The following story was taken from Newspapers Canada. Congrats to Fred Vallance-Jones and his student team on this important project.
A total refusal to release contracts in Winnipeg, Quebec’s denial of basic accountability information about top officials’ spending, passenger manifests for Ontario’s executive aircraft, and the federal government’s stubborn refusal to release data in a useful form are just some of the findings of the Newspapers Canada sixth annual National Freedom of Information Audit, which tests the openness of governments across the country.
The 2011 audit is the largest in the history of the project, with 354 requests on 40 topics sent to all three levels of government as well as to crown corporations and hospitals. At each level of government there were several identical requests. Institutions were not told they were being audited. The audit grades institutions on the speed and completeness of their responses.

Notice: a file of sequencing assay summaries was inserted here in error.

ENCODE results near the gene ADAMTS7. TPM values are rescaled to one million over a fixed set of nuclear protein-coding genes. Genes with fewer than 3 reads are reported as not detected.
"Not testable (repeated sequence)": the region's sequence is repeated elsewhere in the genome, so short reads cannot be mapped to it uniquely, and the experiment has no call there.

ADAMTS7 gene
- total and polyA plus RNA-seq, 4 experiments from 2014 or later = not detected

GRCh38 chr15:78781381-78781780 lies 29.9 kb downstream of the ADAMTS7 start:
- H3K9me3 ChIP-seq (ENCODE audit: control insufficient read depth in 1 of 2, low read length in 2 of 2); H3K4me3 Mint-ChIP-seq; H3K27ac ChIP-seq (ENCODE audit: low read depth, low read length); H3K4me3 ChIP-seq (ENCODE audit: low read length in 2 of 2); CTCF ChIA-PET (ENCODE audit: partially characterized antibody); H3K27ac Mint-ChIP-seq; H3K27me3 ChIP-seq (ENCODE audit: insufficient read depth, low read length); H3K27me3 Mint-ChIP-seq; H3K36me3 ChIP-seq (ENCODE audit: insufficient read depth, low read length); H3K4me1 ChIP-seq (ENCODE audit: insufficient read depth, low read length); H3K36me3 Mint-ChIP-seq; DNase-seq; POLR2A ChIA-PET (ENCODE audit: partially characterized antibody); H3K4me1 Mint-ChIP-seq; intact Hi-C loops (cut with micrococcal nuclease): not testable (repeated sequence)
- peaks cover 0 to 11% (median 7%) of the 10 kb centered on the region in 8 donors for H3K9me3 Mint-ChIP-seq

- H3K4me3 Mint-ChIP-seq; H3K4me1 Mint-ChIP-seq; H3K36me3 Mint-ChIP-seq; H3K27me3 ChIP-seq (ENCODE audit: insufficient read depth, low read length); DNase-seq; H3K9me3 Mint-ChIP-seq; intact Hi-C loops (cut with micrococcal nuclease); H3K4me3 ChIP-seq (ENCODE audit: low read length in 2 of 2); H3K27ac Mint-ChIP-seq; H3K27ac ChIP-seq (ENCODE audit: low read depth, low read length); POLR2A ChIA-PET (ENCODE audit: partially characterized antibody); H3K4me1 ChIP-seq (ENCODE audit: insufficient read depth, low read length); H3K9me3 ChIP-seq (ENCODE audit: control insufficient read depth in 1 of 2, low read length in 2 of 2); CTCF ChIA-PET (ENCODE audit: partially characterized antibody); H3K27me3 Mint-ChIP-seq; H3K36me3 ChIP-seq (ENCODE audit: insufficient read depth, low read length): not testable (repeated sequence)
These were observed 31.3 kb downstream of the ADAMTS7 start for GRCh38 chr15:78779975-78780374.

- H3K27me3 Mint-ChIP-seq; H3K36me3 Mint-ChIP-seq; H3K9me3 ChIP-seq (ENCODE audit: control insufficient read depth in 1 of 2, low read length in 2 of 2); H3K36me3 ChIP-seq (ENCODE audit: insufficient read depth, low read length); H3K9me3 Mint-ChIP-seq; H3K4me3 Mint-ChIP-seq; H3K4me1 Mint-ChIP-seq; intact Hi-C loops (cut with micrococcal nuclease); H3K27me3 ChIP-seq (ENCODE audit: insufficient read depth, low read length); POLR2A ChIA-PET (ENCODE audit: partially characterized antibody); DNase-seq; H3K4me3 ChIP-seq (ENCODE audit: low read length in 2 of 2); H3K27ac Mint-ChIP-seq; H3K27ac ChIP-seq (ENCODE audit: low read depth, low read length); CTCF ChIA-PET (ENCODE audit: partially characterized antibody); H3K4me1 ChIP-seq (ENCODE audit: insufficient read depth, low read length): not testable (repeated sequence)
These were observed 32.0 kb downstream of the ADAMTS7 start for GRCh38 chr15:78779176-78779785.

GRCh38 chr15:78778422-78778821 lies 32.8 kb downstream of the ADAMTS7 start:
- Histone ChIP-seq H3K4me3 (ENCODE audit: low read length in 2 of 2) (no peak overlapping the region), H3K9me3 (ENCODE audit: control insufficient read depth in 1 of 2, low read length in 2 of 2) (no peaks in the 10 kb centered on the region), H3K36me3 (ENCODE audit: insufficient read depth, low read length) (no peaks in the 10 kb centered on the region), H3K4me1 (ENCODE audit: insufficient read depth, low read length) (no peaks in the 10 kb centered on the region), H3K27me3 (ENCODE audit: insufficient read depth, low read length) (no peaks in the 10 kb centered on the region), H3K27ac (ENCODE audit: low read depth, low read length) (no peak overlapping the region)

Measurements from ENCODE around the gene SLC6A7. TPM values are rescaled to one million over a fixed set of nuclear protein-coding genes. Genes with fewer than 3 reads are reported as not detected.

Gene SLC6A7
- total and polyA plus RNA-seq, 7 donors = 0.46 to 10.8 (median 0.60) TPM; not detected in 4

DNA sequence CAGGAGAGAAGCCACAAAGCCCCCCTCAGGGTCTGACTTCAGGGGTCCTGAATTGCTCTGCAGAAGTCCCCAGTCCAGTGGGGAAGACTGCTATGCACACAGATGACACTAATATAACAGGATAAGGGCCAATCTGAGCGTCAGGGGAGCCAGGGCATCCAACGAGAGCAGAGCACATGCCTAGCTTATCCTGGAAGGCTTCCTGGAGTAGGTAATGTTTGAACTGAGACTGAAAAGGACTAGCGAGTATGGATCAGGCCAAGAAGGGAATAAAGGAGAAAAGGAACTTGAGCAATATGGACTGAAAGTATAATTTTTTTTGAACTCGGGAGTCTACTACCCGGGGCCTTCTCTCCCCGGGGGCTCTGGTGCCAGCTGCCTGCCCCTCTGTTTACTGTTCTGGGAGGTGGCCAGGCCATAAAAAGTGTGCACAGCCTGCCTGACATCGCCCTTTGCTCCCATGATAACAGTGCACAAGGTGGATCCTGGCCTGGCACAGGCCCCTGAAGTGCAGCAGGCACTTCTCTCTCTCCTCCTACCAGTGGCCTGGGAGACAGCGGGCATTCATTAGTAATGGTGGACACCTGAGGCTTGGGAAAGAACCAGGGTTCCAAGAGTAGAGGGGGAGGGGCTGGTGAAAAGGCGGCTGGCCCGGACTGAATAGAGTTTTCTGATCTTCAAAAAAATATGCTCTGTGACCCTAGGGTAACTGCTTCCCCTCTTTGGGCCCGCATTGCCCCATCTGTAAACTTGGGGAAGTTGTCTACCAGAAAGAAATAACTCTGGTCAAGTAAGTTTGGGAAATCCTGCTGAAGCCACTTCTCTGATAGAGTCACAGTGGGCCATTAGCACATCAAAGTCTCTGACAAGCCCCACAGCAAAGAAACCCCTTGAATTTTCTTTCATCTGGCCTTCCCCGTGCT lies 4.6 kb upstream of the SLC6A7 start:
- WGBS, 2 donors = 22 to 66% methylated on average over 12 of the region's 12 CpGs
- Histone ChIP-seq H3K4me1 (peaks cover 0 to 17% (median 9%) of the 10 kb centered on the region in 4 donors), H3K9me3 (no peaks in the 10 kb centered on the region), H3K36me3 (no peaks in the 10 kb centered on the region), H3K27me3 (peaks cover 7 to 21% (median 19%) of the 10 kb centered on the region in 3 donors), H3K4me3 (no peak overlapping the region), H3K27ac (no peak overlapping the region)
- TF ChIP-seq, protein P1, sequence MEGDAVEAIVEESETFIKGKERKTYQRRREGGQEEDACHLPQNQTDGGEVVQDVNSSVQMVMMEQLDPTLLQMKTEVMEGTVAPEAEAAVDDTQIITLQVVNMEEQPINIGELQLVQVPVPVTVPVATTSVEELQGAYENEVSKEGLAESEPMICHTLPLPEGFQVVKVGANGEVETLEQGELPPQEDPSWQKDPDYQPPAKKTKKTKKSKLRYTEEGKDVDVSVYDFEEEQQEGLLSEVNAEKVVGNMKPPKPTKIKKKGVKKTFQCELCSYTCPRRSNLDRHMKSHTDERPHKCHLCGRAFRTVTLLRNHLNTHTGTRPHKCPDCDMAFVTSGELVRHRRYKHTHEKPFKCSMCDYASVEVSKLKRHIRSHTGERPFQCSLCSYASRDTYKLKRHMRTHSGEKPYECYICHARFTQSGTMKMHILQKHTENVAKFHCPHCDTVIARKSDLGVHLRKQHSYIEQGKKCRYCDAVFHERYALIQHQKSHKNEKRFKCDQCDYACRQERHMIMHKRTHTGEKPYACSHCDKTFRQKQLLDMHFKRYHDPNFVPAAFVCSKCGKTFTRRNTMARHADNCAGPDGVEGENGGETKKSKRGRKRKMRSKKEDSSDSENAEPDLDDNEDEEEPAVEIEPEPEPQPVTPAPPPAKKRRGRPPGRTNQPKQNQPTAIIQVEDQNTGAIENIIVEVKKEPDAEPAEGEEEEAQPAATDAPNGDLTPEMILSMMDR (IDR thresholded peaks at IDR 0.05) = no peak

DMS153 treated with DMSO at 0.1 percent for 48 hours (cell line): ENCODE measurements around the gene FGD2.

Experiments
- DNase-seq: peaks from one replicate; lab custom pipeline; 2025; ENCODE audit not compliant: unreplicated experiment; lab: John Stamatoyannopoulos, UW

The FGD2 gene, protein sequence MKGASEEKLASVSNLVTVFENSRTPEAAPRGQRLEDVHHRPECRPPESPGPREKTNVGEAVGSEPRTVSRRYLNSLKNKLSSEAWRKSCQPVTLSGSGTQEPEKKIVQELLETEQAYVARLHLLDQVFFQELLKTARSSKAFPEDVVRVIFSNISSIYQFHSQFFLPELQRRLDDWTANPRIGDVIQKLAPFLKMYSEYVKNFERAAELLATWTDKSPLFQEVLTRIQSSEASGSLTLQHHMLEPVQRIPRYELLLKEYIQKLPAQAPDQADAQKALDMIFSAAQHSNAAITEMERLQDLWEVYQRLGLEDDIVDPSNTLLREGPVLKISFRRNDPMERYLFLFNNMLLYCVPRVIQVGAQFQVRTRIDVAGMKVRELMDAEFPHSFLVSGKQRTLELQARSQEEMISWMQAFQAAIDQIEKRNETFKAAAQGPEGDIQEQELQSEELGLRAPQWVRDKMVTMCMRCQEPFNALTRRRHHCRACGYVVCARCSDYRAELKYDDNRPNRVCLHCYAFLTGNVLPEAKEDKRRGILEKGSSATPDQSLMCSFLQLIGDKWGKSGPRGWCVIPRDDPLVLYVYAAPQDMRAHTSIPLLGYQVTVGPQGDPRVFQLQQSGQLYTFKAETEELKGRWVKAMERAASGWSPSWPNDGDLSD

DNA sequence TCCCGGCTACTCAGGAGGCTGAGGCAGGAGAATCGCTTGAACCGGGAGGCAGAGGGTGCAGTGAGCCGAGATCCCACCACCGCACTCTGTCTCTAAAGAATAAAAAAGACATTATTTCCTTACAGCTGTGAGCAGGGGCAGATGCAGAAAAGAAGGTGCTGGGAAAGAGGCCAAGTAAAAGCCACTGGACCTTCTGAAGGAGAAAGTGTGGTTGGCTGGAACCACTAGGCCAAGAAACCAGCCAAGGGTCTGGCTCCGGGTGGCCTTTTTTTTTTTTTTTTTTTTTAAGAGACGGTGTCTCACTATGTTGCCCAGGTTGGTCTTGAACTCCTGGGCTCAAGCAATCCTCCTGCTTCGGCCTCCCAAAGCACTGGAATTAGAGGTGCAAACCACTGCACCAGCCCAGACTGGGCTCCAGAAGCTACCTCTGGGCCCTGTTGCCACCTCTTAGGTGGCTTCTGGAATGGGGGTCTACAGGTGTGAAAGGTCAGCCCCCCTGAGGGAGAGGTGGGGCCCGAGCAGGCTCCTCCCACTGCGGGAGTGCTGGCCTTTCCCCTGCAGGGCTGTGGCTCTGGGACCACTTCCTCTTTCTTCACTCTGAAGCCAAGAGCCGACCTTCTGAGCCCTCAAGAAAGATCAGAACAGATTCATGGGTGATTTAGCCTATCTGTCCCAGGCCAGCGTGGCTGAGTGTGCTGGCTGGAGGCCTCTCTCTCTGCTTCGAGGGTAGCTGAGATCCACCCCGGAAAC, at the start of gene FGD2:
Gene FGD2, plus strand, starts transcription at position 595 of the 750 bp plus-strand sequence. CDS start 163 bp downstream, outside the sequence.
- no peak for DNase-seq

“Because many of the requests were identical, the audit offers a unique comparison of different FOI handling across the country,” said Newspapers Canada chief executive officer John Hinds. “The audit shines a light on uneven practices that are not in line with the spirit of the legislation.”
The project was led by Fred Vallance-Jones, assistant professor of journalism at the University of King’s College in Halifax. A student audit team submitted and tracked the requests from January to May 2011.